Discovering the museums of Friuli

Our voyage of discovery continues among the thirty-three museums in the UNESCO Dolomites network. Thirty-three doors opening on as many displays on anthropological, geological, historical and natural history themes. Thirty-three priceless treasure troves of knowledge, culture and awareness of the countless wonders of the Dolomite environment and handed down by all those who have seen that environment over the centuries become stratified with such sediments as Dolomite stone. Today we’ll take on a trip to get to know the five museums of Friuli Venezia Giulia.


We cannot help but start at Borgo Grazzano, in Udine, where Palazzo Giacomelli is home to the Friuli Ethnographic Museum – the New Museum of Popular Art and Traditions.
The new museum has its own history, taking up again and carrying forth a project that originated in 1963 under Gaetano Perusini, an ethnographic expert and passionate collector. It was indeed the collections donated by Perusini, who was the Professor of History of Popular Tradition at the University of Trieste, that made up the main body of the exhibits on show at Palazzo Giacomelli. This provides a detailed picture of popular culture, continuing with the intimate, family feel of the “fogolâr” (fireplace). Then there are exhibits that demonstrate religious devotion, traditional games, music and clothing. Also featuring is the theme of emigration, leading many residents of Friuli to leave their own fireplace and rural occupation complete with its practices, tools and heritage of knowledge. There is an interesting section on the “art of fire” with study on the concept of “limine”, from doors to locks, padlocks, keys, hinges and bolts from the 14th to the 19th Century.


Now we go up to Ampezzo, where Palazzo Unfer is home to the Carnia Geological Museum that, with the aid of multi-media panels and devices, tells the story of the Carnia area from 450 to 40 million years ago. Of particular interest are the fossils of the pterosaurs, the world’s oldest flying reptiles, their remains found in Preone. The museum is particularly noteworthy for its attention to accessibility and inclusion. In addition to information in braille for blind people, the placing and height of all the exhibits have been arranged to make them accessible to wheelchair users. Children and school pupils are given the chance to learn through play, to do little experiments and to benefit from learning experiences delivered by suitably qualified staff members.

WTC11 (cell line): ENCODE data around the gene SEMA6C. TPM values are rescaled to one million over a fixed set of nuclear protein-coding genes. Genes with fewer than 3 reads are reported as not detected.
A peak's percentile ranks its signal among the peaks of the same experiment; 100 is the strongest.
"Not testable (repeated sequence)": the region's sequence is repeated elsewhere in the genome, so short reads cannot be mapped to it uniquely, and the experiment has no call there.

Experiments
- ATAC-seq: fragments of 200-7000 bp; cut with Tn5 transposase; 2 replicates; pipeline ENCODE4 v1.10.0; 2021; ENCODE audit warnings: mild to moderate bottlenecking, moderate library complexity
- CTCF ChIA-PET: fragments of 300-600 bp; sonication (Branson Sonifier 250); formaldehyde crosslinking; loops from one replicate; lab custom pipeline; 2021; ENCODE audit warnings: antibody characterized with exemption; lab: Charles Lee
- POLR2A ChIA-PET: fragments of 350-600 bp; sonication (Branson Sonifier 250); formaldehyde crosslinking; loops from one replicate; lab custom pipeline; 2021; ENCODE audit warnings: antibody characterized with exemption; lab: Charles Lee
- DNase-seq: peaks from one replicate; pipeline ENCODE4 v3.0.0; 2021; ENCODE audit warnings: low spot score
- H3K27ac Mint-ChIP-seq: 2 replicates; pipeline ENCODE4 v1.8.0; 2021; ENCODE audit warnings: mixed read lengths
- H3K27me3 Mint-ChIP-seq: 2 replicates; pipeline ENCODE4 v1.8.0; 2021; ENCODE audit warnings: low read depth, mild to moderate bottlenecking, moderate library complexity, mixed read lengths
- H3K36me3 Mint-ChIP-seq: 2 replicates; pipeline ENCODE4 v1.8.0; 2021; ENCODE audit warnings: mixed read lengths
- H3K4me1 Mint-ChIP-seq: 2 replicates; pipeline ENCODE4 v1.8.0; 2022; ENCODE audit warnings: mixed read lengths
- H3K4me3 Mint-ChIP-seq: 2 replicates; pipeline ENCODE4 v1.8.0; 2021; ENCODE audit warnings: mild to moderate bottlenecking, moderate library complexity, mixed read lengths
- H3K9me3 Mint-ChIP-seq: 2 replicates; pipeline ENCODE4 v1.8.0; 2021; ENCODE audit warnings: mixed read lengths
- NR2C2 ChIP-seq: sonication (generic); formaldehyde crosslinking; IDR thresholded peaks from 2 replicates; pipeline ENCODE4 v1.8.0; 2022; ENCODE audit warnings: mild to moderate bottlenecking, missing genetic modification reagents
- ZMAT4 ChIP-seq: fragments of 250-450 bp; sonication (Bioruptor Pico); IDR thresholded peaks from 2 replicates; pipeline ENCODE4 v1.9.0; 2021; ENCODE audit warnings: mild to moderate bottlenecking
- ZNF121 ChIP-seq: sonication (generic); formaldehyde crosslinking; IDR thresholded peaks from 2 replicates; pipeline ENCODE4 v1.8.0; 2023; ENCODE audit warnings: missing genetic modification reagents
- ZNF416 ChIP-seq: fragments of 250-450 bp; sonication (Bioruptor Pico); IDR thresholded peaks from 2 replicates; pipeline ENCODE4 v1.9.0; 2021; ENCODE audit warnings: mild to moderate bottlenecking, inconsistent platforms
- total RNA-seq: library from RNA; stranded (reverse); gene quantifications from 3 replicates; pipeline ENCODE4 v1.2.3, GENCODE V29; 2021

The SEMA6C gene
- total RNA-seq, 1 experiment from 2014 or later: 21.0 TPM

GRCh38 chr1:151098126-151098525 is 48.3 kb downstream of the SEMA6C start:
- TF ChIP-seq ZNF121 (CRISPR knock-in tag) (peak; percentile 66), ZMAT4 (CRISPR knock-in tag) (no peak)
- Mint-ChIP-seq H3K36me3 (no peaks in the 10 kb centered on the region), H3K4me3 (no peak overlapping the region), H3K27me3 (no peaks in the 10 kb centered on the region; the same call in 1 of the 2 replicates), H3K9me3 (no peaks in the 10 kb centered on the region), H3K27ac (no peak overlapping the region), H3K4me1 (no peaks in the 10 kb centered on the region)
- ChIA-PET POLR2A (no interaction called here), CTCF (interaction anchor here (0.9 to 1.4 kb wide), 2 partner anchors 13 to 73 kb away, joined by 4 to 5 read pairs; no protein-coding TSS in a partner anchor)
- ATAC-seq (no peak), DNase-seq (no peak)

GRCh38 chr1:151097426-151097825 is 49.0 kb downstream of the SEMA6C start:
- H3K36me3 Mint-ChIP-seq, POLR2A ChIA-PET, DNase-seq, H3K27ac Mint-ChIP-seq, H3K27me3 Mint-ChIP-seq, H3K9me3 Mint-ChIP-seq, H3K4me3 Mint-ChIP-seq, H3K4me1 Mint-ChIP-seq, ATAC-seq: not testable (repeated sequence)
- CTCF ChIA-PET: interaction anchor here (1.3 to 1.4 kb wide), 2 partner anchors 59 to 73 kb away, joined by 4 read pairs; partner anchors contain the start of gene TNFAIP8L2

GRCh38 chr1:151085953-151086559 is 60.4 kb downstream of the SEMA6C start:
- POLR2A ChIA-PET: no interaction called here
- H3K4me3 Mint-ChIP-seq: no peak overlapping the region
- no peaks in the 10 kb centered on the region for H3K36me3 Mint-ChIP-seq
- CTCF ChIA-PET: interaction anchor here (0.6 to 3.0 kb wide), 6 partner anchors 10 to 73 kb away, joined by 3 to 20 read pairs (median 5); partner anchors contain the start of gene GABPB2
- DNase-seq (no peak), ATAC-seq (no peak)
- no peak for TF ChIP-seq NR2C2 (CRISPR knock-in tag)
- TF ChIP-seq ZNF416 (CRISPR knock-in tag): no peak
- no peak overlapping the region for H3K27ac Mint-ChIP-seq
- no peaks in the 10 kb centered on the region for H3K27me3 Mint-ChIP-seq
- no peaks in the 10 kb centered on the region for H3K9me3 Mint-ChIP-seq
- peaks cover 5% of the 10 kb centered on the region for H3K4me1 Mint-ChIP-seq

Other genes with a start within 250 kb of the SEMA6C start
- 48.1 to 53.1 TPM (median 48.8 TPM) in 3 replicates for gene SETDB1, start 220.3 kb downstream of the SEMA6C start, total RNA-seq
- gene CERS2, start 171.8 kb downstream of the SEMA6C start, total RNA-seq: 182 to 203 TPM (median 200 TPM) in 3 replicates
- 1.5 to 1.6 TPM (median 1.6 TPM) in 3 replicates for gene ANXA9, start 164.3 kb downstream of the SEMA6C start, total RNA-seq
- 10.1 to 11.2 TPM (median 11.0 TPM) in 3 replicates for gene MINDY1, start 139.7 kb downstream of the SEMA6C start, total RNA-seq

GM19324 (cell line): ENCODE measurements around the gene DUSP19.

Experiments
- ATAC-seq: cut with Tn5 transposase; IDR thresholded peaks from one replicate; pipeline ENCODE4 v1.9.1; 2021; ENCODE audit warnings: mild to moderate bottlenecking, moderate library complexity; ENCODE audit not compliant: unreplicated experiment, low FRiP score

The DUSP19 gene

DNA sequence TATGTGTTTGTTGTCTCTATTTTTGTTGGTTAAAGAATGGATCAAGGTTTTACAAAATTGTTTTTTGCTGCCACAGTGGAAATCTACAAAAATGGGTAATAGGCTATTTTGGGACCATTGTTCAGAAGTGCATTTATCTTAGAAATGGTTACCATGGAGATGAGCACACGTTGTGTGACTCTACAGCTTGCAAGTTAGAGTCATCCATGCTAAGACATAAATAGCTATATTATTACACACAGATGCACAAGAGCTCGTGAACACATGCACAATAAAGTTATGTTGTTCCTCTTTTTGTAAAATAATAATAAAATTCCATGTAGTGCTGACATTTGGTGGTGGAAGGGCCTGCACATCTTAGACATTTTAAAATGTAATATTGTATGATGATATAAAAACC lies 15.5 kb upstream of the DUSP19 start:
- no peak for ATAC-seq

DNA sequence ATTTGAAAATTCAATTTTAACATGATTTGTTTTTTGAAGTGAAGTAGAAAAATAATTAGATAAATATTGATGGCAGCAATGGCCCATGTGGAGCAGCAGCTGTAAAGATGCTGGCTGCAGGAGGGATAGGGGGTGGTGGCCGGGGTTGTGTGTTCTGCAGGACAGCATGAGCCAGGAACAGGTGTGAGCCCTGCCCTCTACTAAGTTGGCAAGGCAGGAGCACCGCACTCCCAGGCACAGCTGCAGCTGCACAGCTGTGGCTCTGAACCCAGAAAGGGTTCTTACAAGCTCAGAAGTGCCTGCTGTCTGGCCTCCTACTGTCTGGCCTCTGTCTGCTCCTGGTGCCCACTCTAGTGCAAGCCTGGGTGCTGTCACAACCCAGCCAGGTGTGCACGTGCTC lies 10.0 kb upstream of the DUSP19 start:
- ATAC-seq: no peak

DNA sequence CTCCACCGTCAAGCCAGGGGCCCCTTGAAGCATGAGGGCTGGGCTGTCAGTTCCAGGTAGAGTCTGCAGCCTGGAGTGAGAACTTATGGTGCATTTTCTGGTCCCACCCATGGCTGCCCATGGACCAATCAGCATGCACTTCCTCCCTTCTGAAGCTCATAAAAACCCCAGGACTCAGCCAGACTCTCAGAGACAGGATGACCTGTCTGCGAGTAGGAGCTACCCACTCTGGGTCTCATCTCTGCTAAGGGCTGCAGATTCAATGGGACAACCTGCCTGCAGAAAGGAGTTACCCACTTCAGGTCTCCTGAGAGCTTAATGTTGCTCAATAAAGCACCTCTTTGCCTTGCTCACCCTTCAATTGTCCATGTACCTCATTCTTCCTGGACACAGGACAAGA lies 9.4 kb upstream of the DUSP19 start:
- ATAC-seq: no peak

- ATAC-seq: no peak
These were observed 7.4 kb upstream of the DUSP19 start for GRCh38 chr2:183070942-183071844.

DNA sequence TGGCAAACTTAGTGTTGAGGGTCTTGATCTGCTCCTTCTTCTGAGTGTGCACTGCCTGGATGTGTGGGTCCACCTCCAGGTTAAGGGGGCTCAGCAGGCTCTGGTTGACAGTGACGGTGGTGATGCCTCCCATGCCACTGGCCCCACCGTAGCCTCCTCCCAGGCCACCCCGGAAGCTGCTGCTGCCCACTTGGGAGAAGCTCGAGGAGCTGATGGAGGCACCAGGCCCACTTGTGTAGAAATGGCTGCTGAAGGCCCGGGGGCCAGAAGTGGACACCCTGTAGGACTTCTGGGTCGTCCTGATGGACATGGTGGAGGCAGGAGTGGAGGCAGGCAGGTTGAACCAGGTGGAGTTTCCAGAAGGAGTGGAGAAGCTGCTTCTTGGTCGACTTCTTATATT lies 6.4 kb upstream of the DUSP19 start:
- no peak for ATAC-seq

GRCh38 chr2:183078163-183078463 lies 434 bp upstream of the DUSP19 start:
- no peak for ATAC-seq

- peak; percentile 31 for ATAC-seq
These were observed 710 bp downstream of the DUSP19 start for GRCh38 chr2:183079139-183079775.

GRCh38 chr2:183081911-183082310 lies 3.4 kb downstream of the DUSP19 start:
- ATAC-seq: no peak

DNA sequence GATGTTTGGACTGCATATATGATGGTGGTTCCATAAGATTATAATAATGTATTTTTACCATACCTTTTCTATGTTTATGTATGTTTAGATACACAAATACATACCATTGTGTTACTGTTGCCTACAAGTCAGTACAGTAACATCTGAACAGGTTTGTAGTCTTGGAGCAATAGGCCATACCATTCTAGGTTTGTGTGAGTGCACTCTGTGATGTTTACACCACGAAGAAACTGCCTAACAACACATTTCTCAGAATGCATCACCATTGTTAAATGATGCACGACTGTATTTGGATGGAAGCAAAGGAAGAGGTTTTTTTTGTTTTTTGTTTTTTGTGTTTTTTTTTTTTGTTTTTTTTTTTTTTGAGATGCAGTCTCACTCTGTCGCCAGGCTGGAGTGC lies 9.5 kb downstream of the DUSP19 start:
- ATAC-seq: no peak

Preone – 200 milioni di anni” (200 million years of Preone) is an exhibition housed in Palazzo Lupieri which offers the opportunity to learn, first and foremost, about how the geographic features and climatic conditions shaped the local biodiversity, the beech, oak and pine woods with their wildlife and vegetation and therefore the geological history of the area in the Triassic period. Of major importance are the fossil remains which focused the interest of palaeontologists the world over on Preone. These remains include  those of the Preondactylus buffarinii, a species of flying reptile or pterosaur, one of the most ancient in the world, the Megalancosaurus preonensis, a small tree-dwelling reptile and such predatory fish as Saurichthys Birgeria. Great care has been taken to make all the exhibits accessible. At the end of the visit you can return to the open air along the nature trail known as “Stavoli Lunas” that describes the geological and palaeontological features and the flora and fauna of the area.


Of major palaeontological, ethnographic and historical importance is the Dogna area, home to the Territorial Museum and Environmental Education Centre. The centrepiece of the display is what remains of the fossilised footprints of a Triassic predator, the Phytosaur. The museum exhibits provide a view of all the social and environmental aspects of the Dogna area described in the ethnographic section and there is also a section concentrating on the Great War.


We conclude with the marvellous collections brought together by academics and those with a passion for insects, birds and minerals, which feature in the atmospheric offering of the Pordenone Civil Natural History Museum, housed in the 16th Century Palazzo Amalteo in the heart of the historic town centre. The collection of Oddo Arrigoni degli Oddi, the father of Ettore Arrigoni, is highly significant since he was considered the founder of modern Italian ornithology. There are no fewer than 3000 examples of exotic birds. Also of great interest is the Umberto Posarini collection, the leading entomologist who gathered 9000 coleoptera of the Carabus genus, as well as 10000 other coleoptera, lepidoptera and orthoptera. The exhibits also include 13,000 mineral samples and there are sections on palaeontology, botany, malacology and osteology. At the entrance, visitors are greeted by a woolly mammoth over three metres tall. The sections of the museums are free of barriers and designed to give visitors a close encounter with these true exemplars, also on show in the Theatrum naturae, the home to some mysterious and sometimes monstrous creatures.